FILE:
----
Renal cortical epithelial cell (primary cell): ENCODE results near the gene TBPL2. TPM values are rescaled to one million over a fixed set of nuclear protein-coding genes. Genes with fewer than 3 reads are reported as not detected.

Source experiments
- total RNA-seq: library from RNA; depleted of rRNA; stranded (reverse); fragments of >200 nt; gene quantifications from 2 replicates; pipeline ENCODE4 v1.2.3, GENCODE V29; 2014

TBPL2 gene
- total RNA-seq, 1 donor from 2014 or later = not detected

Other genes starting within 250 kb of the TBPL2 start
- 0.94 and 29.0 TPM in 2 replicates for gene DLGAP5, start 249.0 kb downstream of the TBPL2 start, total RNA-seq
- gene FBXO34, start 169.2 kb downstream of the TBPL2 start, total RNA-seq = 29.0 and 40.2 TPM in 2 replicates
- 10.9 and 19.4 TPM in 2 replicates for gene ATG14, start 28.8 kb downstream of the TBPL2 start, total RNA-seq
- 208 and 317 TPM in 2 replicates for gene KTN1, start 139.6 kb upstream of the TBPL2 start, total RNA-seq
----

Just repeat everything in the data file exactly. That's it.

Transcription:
Renal cortical epithelial cell (primary cell): ENCODE results near the gene TBPL2. TPM values are rescaled to one million over a fixed set of nuclear protein-coding genes. Genes with fewer than 3 reads are reported as not detected.

Source experiments
- total RNA-seq: library from RNA; depleted of rRNA; stranded (reverse); fragments of >200 nt; gene quantifications from 2 replicates; pipeline ENCODE4 v1.2.3, GENCODE V29; 2014

TBPL2 gene
- total RNA-seq, 1 donor from 2014 or later = not detected

Other genes starting within 250 kb of the TBPL2 start
- 0.94 and 29.0 TPM in 2 replicates for gene DLGAP5, start 249.0 kb downstream of the TBPL2 start, total RNA-seq
- gene FBXO34, start 169.2 kb downstream of the TBPL2 start, total RNA-seq = 29.0 and 40.2 TPM in 2 replicates
- 10.9 and 19.4 TPM in 2 replicates for gene ATG14, start 28.8 kb downstream of the TBPL2 start, total RNA-seq
- 208 and 317 TPM in 2 replicates for gene KTN1, start 139.6 kb upstream of the TBPL2 start, total RNA-seq